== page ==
Josh Ong is the US Editor at The Next Web. He previously worked as TNW's China Editor and LA Reporter. Follow him on Twitter or email him a Josh Ong is the US Editor at The Next Web. He previously worked as TNW's China Editor and LA Reporter. Follow him on Twitter or email him at [email protected].
Lagoa has announced a $1.6 million seed round from 500 Startups, Atlas Venture and others as it launches a cloud-based 3D rendering platform that runs in a browser.
Real Ventures, RHO Ventures and several “industry-experienced angels” also participated in the round. Co-founder and CEO Thiago Costa built the Lagoa MultiPhysics physic engine and is now branching out into “MultiOptics”.
A free account with Lagoa offers 5 hours of rendering per month, unlimited public projects and 1 GB of cloud storage. Those looking for private projects will need to upgrade to a premium account.
Lagoa’s cloud features enable speedy rendering and easy collaboration, with multiple people able to work on the same project simultaneously.
Co-founder Arno Zinke, who has a background in physically-based rendering, said:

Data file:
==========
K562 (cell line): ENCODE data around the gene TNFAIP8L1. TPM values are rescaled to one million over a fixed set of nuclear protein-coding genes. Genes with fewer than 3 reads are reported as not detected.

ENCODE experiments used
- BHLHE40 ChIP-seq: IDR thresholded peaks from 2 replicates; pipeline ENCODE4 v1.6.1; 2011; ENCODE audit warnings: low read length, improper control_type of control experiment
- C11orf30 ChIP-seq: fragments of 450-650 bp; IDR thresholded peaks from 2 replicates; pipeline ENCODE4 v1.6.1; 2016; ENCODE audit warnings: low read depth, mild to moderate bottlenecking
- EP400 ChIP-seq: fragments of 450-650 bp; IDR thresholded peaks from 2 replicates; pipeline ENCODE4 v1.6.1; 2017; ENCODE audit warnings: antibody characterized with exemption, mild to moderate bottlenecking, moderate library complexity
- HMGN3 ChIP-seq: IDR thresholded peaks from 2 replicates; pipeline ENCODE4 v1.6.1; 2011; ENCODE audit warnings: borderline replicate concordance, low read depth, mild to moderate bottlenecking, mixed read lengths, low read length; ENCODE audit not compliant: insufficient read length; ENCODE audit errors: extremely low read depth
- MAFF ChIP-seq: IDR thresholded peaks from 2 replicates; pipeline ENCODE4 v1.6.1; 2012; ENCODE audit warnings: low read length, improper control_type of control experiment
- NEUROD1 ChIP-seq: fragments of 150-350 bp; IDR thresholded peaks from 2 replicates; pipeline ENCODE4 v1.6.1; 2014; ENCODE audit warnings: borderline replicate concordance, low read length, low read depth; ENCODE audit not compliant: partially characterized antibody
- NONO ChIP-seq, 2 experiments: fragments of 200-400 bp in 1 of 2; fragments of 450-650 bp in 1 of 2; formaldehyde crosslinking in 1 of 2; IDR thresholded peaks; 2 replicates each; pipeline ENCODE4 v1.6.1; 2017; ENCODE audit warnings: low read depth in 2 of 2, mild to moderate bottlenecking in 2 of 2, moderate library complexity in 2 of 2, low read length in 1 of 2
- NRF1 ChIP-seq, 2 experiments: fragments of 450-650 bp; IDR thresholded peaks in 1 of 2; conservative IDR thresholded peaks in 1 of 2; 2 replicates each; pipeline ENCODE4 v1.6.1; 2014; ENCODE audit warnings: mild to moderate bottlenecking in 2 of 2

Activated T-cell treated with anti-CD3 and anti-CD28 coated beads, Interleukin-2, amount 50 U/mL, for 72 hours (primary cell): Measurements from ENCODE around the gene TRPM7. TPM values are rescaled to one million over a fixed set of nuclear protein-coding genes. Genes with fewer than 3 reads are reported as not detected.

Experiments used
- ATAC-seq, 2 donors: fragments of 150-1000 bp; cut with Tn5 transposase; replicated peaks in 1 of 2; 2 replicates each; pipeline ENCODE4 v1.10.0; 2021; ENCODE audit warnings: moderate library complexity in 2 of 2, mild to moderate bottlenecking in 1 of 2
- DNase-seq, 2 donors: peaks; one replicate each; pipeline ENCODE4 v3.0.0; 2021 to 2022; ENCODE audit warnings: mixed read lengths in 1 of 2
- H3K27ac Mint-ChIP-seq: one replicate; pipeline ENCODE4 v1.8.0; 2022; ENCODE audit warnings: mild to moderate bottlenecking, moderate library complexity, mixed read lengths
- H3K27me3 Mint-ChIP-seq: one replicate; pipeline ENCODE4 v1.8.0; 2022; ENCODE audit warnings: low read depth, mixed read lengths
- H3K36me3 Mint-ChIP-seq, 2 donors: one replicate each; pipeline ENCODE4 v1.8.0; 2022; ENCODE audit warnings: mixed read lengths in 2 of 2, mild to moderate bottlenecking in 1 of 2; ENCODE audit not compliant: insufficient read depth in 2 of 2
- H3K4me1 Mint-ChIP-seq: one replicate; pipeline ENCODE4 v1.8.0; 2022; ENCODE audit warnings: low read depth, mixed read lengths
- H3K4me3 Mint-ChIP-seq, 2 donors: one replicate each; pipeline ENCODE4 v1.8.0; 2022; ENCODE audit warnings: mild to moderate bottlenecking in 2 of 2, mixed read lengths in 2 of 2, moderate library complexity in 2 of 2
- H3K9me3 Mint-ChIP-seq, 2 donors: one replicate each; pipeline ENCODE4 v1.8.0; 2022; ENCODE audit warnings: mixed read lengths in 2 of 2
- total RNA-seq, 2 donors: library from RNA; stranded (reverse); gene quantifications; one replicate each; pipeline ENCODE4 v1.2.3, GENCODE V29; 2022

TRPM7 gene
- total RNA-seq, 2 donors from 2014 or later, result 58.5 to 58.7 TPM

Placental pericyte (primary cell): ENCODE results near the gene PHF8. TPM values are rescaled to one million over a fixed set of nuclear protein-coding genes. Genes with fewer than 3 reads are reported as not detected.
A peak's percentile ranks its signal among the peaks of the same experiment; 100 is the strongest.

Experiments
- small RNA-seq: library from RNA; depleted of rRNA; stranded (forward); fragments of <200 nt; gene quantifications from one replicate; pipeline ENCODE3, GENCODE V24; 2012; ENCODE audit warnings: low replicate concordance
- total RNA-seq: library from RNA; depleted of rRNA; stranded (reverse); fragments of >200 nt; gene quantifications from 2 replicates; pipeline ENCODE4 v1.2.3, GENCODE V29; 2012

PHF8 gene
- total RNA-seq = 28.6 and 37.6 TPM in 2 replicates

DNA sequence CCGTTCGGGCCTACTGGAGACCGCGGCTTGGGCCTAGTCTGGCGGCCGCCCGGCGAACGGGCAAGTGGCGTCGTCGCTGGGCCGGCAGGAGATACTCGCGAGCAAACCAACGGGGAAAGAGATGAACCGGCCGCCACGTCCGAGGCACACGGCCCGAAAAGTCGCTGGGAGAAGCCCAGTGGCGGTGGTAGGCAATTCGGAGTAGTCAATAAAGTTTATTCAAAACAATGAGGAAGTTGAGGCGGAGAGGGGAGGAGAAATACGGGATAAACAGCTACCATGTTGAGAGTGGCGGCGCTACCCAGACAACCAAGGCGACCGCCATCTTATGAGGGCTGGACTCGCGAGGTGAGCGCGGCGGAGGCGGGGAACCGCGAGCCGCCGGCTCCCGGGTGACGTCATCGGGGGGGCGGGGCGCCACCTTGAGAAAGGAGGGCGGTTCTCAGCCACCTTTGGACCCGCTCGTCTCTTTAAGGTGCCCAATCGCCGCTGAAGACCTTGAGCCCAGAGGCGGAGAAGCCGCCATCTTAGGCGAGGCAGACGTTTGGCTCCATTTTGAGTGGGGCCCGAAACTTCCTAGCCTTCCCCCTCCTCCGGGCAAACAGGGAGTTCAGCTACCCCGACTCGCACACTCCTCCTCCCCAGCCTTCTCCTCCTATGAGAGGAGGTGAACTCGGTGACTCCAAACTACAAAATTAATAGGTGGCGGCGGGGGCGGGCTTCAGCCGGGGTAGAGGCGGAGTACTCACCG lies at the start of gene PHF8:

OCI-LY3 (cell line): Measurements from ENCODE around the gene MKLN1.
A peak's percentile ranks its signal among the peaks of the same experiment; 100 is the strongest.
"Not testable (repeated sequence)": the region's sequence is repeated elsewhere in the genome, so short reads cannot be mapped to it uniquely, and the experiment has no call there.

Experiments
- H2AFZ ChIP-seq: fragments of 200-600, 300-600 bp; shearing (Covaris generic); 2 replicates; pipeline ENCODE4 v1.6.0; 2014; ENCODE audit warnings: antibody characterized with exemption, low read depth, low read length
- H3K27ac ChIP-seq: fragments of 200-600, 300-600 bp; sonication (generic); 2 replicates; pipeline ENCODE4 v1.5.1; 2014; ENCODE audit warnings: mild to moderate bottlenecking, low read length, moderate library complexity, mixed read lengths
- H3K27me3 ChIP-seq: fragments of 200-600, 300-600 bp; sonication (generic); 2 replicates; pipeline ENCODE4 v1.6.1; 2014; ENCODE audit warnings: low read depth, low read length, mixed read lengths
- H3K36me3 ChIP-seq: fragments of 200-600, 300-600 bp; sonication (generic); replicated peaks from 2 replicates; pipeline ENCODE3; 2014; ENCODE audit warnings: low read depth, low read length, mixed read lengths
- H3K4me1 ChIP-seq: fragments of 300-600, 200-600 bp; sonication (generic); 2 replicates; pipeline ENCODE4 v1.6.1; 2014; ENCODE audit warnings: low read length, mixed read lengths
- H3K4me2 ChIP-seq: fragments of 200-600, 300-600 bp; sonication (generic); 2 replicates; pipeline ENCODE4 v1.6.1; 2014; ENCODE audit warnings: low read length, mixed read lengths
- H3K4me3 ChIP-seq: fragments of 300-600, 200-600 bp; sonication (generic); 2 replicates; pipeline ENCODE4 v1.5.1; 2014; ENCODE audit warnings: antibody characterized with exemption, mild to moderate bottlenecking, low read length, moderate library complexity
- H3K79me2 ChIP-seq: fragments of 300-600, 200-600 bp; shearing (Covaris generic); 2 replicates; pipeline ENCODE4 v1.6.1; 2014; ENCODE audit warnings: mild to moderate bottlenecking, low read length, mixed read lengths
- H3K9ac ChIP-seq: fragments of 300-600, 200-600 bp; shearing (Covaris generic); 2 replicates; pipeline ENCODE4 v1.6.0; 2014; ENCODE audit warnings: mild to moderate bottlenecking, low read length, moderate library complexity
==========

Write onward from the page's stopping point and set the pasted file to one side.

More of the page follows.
We take advantage of our research to achieve physically plausible results. Because we can leverage the power of the cloud, we do not need to pre-calculate. The result is stunning realism in materials like cloths, car paint and we even do hair, all at interactive frame rates.
Meanwhile, co-founder Dov Amihod, formerly of Bluestreak and Matrox, serves as Lagoa’s CTO. He is tasked with building the infrastructure for assets data, MultiOptics rendering and collaboration.
I’m not much of a 3D designer, but at first glance, the platform has enormous potential. It’s capable of things that I had never expected to do in a browser. The product did, however, feel more proof of concept than it did market ready.
I found the interface to be not quite intuitive. Though some of that is my own unfamiliarity with 3D rendering software, I’d regularly find myself stuck in a menu with no obvious way to get back to what I was doing before. I tend to prefer standalone apps over web apps, and working with software this powerful felt uncanny. The interface also proved to be unresponsive at times as my browser struggled to keep up.
I’ll leave it to the designers among you to decide whether this is ready for your workflow, but I suspect it still needs a fair amount of work before creatives are ready to ditch their existing solutions. Still, this is the kind of startup that I’m glad exists because it offers an unexpected vision of the future. Even if I don’t have a personal need for an in-browser cloud-based 3D rendering tool, I’m excited to watch this one develop.
Image credit: iStockphoto
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